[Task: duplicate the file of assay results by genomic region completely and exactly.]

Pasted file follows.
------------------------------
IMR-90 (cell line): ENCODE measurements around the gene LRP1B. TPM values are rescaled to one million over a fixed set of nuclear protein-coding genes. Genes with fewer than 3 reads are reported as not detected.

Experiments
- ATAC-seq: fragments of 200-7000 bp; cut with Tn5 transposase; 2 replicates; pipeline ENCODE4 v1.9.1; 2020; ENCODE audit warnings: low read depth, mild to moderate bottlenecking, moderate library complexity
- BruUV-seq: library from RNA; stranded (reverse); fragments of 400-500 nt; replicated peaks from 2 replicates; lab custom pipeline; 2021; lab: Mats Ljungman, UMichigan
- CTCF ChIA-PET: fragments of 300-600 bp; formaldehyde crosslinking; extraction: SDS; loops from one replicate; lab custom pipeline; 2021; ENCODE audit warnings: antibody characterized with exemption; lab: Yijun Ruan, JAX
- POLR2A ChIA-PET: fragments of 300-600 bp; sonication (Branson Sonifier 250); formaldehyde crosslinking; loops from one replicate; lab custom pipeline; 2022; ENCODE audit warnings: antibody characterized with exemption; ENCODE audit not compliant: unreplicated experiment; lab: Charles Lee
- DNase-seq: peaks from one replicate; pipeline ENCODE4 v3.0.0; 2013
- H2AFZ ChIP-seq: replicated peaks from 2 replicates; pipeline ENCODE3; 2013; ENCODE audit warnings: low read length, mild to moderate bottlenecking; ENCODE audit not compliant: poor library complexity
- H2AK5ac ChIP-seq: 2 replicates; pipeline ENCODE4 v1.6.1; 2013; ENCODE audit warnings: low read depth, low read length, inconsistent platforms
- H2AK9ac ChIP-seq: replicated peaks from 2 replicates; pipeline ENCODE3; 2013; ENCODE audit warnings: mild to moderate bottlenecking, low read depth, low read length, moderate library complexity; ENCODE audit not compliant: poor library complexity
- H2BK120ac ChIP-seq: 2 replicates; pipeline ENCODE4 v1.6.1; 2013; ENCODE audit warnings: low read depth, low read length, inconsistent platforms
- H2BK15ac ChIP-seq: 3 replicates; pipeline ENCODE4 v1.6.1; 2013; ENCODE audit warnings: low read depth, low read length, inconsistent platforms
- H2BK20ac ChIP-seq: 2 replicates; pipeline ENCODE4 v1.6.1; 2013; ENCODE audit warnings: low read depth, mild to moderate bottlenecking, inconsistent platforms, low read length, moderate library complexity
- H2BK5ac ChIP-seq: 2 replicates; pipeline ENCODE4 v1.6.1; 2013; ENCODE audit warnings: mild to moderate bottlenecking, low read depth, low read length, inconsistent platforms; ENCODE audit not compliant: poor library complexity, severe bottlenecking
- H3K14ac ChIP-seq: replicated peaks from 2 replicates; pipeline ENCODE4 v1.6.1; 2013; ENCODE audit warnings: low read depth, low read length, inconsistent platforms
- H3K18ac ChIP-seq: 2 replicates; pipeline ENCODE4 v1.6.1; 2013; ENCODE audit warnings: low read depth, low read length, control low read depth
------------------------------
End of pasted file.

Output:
IMR-90 (cell line): ENCODE measurements around the gene LRP1B. TPM values are rescaled to one million over a fixed set of nuclear protein-coding genes. Genes with fewer than 3 reads are reported as not detected.

Experiments
- ATAC-seq: fragments of 200-7000 bp; cut with Tn5 transposase; 2 replicates; pipeline ENCODE4 v1.9.1; 2020; ENCODE audit warnings: low read depth, mild to moderate bottlenecking, moderate library complexity
- BruUV-seq: library from RNA; stranded (reverse); fragments of 400-500 nt; replicated peaks from 2 replicates; lab custom pipeline; 2021; lab: Mats Ljungman, UMichigan
- CTCF ChIA-PET: fragments of 300-600 bp; formaldehyde crosslinking; extraction: SDS; loops from one replicate; lab custom pipeline; 2021; ENCODE audit warnings: antibody characterized with exemption; lab: Yijun Ruan, JAX
- POLR2A ChIA-PET: fragments of 300-600 bp; sonication (Branson Sonifier 250); formaldehyde crosslinking; loops from one replicate; lab custom pipeline; 2022; ENCODE audit warnings: antibody characterized with exemption; ENCODE audit not compliant: unreplicated experiment; lab: Charles Lee
- DNase-seq: peaks from one replicate; pipeline ENCODE4 v3.0.0; 2013
- H2AFZ ChIP-seq: replicated peaks from 2 replicates; pipeline ENCODE3; 2013; ENCODE audit warnings: low read length, mild to moderate bottlenecking; ENCODE audit not compliant: poor library complexity
- H2AK5ac ChIP-seq: 2 replicates; pipeline ENCODE4 v1.6.1; 2013; ENCODE audit warnings: low read depth, low read length, inconsistent platforms
- H2AK9ac ChIP-seq: replicated peaks from 2 replicates; pipeline ENCODE3; 2013; ENCODE audit warnings: mild to moderate bottlenecking, low read depth, low read length, moderate library complexity; ENCODE audit not compliant: poor library complexity
- H2BK120ac ChIP-seq: 2 replicates; pipeline ENCODE4 v1.6.1; 2013; ENCODE audit warnings: low read depth, low read length, inconsistent platforms
- H2BK15ac ChIP-seq: 3 replicates; pipeline ENCODE4 v1.6.1; 2013; ENCODE audit warnings: low read depth, low read length, inconsistent platforms
- H2BK20ac ChIP-seq: 2 replicates; pipeline ENCODE4 v1.6.1; 2013; ENCODE audit warnings: low read depth, mild to moderate bottlenecking, inconsistent platforms, low read length, moderate library complexity
- H2BK5ac ChIP-seq: 2 replicates; pipeline ENCODE4 v1.6.1; 2013; ENCODE audit warnings: mild to moderate bottlenecking, low read depth, low read length, inconsistent platforms; ENCODE audit not compliant: poor library complexity, severe bottlenecking
- H3K14ac ChIP-seq: replicated peaks from 2 replicates; pipeline ENCODE4 v1.6.1; 2013; ENCODE audit warnings: low read depth, low read length, inconsistent platforms
- H3K18ac ChIP-seq: 2 replicates; pipeline ENCODE4 v1.6.1; 2013; ENCODE audit warnings: low read depth, low read length, control low read depth